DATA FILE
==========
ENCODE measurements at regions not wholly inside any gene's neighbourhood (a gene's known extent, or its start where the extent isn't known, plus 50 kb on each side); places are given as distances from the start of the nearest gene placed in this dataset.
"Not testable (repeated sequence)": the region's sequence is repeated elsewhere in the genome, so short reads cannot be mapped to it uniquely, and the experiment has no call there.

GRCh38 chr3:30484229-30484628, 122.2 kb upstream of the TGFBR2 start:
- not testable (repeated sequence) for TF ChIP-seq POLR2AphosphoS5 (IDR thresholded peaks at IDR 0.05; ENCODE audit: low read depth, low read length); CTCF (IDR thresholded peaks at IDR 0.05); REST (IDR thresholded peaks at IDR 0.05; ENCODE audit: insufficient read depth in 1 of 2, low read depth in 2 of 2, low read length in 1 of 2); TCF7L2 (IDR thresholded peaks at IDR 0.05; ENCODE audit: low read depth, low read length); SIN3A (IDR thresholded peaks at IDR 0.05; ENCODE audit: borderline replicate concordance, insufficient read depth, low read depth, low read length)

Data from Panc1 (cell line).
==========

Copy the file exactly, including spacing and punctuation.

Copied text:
ENCODE measurements at regions not wholly inside any gene's neighbourhood (a gene's known extent, or its start where the extent isn't known, plus 50 kb on each side); places are given as distances from the start of the nearest gene placed in this dataset.
"Not testable (repeated sequence)": the region's sequence is repeated elsewhere in the genome, so short reads cannot be mapped to it uniquely, and the experiment has no call there.

GRCh38 chr3:30484229-30484628, 122.2 kb upstream of the TGFBR2 start:
- not testable (repeated sequence) for TF ChIP-seq POLR2AphosphoS5 (IDR thresholded peaks at IDR 0.05; ENCODE audit: low read depth, low read length); CTCF (IDR thresholded peaks at IDR 0.05); REST (IDR thresholded peaks at IDR 0.05; ENCODE audit: insufficient read depth in 1 of 2, low read depth in 2 of 2, low read length in 1 of 2); TCF7L2 (IDR thresholded peaks at IDR 0.05; ENCODE audit: low read depth, low read length); SIN3A (IDR thresholded peaks at IDR 0.05; ENCODE audit: borderline replicate concordance, insufficient read depth, low read depth, low read length)

Data from Panc1 (cell line).